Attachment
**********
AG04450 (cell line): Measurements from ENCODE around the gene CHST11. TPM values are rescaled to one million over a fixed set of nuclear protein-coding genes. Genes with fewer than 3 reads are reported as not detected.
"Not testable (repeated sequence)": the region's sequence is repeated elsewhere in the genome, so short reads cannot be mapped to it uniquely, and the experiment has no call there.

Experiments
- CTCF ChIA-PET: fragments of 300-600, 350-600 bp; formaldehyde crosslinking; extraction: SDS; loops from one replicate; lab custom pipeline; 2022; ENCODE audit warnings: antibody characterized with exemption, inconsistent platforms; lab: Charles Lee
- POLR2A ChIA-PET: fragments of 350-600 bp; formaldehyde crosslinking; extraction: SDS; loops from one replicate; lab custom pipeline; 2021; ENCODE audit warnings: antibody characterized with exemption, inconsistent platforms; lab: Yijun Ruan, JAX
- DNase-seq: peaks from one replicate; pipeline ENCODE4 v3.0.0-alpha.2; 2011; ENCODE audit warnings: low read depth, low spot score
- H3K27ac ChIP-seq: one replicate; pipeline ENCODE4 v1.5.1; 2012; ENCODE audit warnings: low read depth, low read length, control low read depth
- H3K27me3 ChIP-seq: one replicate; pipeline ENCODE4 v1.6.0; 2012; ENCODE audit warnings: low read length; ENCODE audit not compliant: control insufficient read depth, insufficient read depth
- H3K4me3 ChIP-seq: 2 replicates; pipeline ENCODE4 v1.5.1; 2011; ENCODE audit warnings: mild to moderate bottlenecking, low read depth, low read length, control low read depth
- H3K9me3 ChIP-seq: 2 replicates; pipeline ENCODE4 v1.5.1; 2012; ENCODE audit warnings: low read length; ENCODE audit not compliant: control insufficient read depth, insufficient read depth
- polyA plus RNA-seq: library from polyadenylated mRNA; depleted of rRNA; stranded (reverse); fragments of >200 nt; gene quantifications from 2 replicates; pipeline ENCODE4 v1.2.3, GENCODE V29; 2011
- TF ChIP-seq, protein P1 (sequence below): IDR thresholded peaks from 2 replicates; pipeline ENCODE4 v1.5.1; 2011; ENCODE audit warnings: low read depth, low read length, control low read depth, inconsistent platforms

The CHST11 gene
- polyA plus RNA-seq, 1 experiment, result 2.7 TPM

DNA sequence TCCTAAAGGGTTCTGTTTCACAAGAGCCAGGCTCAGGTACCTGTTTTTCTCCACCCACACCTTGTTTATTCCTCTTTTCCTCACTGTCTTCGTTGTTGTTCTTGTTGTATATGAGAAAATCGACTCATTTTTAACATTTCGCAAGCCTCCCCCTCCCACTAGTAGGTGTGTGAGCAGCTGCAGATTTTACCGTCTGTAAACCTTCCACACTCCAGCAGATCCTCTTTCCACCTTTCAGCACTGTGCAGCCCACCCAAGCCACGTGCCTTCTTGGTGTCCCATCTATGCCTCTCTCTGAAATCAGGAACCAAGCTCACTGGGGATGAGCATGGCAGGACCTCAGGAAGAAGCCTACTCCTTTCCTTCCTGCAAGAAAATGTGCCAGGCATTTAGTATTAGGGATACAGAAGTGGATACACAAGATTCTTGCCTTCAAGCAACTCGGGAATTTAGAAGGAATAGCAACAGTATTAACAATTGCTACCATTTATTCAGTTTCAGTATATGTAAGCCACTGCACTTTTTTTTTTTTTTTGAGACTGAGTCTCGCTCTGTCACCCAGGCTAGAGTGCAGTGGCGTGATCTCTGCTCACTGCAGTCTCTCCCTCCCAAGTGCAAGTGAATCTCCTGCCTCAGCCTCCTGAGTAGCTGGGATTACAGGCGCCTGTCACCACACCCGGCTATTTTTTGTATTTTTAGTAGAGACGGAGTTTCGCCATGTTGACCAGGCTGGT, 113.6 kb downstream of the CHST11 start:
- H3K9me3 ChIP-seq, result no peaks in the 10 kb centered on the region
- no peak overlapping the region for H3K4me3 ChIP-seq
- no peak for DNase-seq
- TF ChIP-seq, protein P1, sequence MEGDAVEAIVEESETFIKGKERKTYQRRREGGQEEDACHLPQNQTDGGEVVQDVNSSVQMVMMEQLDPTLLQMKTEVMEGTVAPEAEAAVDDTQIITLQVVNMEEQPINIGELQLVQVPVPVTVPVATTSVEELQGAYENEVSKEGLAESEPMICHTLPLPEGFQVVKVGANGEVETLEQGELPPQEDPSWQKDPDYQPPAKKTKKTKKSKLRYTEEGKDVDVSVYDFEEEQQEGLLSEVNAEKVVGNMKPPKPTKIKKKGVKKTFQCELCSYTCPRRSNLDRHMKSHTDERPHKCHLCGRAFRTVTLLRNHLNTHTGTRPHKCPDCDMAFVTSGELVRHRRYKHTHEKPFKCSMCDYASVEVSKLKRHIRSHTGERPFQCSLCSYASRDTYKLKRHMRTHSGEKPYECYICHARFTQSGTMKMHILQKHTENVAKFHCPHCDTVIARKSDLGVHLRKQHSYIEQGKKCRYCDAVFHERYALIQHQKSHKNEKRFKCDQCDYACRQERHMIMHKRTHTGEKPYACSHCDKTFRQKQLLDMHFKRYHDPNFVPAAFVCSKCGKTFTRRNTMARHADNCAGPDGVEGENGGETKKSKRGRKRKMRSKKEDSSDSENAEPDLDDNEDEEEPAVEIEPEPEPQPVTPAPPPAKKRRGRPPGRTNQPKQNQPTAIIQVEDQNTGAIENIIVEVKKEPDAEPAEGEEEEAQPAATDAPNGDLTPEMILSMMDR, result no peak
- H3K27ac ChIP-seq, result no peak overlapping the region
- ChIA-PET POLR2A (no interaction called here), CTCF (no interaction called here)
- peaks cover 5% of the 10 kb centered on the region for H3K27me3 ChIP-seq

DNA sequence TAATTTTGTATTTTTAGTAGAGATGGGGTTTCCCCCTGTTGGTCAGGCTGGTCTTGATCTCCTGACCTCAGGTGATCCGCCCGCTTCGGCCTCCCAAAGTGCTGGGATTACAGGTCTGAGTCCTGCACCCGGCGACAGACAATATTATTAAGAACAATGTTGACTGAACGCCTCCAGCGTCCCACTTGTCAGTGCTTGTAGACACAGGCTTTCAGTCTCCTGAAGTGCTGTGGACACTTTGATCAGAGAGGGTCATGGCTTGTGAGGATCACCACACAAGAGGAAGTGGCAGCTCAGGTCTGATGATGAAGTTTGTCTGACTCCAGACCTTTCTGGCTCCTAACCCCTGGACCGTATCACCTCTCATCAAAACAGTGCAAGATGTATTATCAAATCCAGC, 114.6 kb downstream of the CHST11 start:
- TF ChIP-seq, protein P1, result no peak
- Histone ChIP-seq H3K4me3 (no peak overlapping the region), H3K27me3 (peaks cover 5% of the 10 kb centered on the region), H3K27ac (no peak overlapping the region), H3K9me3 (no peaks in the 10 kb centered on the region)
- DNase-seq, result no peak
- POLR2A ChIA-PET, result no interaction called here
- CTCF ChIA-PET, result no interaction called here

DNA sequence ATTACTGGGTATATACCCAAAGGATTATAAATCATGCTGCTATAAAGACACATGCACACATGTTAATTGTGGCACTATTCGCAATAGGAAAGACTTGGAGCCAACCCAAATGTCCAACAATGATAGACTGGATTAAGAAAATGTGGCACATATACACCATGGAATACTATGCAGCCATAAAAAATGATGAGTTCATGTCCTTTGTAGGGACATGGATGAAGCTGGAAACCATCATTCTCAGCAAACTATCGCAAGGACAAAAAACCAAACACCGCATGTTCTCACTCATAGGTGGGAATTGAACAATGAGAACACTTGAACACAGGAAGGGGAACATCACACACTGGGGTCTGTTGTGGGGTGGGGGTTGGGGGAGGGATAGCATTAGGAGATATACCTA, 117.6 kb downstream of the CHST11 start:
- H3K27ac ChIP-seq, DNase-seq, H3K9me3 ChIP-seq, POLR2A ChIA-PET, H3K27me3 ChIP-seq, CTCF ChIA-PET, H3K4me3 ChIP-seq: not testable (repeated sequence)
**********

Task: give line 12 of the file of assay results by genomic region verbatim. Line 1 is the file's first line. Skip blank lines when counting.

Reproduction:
- TF ChIP-seq, protein P1 (sequence below): IDR thresholded peaks from 2 replicates; pipeline ENCODE4 v1.5.1; 2011; ENCODE audit warnings: low read depth, low read length, control low read depth, inconsistent platforms